Monday, August 10, 2015

PolySciTech PEG-PLGA used for non-parental medicinal delivery testing

PolySciTech (www.polyscitech.com) provides a wide array of PEG-PLGA polymers through various routes including by distribution through our partner Sigma-Aldrich. Recently, PolySciTech PEG-PLGA polymers purchased through Sigma-Aldrich were used to determine the utiliziation of PEG-PLGA for drug delivery by non-parental applications including eye, nose, GI tract, and lungs by investigating the interaction between these nanoparticles with the mucus barrier. Read more: Griffiths, Peter Charles, Beatrice Cattoz, Mervat Shafik Ibrahim, and Josephine Chibuzor Anuonye. "Probing the interaction of nanoparticles with mucin for drug delivery applications using dynamic light scattering." European Journal of Pharmaceutics and Biopharmaceutics (2015). http://www.sciencedirect.com/science/article/pii/S0939641115002222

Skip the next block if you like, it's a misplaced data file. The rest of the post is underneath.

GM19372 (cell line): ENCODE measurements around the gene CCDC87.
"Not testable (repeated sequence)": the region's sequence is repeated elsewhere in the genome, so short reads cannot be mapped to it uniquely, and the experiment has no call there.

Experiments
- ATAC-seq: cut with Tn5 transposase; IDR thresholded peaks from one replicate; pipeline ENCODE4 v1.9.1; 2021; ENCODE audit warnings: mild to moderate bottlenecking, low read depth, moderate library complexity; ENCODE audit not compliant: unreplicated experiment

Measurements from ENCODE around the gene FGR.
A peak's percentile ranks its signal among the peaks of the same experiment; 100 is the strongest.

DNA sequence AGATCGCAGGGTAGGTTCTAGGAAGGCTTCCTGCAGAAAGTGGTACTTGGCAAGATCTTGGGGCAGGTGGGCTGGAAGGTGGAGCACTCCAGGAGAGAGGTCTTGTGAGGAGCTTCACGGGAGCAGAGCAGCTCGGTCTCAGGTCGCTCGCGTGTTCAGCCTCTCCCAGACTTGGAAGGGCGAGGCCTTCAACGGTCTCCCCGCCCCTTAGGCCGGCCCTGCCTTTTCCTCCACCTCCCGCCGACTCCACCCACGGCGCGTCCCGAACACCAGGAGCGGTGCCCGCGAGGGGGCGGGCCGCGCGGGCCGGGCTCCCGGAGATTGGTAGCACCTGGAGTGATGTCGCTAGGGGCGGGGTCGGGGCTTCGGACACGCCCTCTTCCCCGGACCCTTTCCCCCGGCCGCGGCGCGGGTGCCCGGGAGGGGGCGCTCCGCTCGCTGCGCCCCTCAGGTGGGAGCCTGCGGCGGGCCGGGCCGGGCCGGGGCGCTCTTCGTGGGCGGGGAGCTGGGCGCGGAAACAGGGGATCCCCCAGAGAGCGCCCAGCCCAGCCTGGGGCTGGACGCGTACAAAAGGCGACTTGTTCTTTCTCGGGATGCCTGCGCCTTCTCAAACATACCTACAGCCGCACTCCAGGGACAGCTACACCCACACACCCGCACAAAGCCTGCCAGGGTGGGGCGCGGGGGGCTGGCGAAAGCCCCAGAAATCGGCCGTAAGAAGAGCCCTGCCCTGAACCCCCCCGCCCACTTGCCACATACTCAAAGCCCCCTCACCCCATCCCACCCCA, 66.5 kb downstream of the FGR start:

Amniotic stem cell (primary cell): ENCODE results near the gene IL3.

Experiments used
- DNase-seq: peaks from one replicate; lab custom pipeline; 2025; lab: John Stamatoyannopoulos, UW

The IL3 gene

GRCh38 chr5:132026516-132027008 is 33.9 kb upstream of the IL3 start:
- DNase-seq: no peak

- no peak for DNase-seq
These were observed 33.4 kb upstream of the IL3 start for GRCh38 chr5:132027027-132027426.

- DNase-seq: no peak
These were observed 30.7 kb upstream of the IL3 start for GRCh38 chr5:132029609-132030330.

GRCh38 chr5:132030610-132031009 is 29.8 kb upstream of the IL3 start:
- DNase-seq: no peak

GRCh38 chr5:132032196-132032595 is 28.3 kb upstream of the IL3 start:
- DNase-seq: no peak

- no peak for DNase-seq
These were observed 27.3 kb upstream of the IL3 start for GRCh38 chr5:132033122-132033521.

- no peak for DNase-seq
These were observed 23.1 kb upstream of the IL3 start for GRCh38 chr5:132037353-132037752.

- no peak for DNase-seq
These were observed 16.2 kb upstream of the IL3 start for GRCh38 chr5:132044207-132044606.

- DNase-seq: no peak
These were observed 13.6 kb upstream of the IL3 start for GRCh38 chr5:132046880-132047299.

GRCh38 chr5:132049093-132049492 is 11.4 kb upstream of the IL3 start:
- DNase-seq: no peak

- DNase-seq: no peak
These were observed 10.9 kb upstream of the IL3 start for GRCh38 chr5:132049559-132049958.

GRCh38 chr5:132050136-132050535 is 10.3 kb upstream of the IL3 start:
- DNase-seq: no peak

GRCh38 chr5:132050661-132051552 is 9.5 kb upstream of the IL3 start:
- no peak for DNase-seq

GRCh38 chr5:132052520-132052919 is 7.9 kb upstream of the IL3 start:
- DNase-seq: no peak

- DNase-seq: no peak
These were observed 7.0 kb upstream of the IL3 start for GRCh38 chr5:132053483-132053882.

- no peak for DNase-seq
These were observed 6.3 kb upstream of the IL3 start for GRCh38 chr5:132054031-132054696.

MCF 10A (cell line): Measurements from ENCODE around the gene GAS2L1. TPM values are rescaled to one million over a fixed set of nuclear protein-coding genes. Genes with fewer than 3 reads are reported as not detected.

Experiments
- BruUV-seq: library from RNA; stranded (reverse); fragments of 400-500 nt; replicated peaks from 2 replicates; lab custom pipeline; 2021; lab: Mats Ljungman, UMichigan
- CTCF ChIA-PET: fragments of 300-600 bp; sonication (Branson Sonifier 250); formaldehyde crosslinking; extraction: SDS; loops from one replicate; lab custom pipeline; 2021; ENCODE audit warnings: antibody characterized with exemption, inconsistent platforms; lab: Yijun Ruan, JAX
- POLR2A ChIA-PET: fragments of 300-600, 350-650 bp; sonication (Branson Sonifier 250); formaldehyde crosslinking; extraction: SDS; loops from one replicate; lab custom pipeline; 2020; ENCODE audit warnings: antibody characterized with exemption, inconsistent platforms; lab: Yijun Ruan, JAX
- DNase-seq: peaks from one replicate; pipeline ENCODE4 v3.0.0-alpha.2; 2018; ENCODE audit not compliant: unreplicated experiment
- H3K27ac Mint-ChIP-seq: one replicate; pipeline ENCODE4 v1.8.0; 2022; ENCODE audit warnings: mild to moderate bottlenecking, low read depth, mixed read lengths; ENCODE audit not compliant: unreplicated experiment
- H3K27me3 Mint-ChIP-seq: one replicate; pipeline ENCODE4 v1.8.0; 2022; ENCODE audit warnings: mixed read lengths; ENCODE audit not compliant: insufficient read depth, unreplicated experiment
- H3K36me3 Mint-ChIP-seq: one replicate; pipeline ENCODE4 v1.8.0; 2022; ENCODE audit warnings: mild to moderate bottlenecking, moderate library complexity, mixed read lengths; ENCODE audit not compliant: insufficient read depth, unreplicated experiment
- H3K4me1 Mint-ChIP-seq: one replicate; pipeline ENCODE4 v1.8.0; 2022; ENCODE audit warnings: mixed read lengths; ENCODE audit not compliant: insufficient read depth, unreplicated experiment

“Abstract: Drug delivery via the eye, nose, gastrointestinal tract and lung is of great interest as they represent patient-compliant and facile methods to administer drugs. However, for a drug to reach the systemic circulation it must penetrate the “mucus barrier”. An understanding of the characteristics of the mucus barrier is therefore important in the design of mucus penetrating drug delivery vehicles e.g. nanoparticles. Here, a range of nanoparticles – silica, aluminium coated silica, poly (lactic-co-glycolic acid) (PLGA) and PEGylated PLGA – each with known but different physicochemical characteristics were examined in the presence of mucin to identify those characteristics that engender nanoparticle/mucin interactions and thus, to define “design rules” for mucus penetrating (nano)particles (MPP), at least in terms of the surface characteristics of charge and hydrophilicity. Dynamic light scattering (DLS) and rheology have been used to assess the interaction between such nanoparticles and mucin. It was found that negatively charged and hydrophilic nanoparticles do not exhibit an interaction with mucin whereas positively charged and hydrophobic nanoparticles show a strong interaction. Surface grafted poly (ethylene glycol) (PEG) chains significantly reduced this interaction. This study clearly demonstrates that the established colloid science techniques of DLS and rheology are very powerful screening tools to probe nanoparticle/mucin interactions. Keywords: Mucin; Silica; Aluminium coated silica; Poly (lactic-co-glycolic acid) (PLGA); PEGylated PLGA; Dynamic light scattering; Rheology”
Post a Comment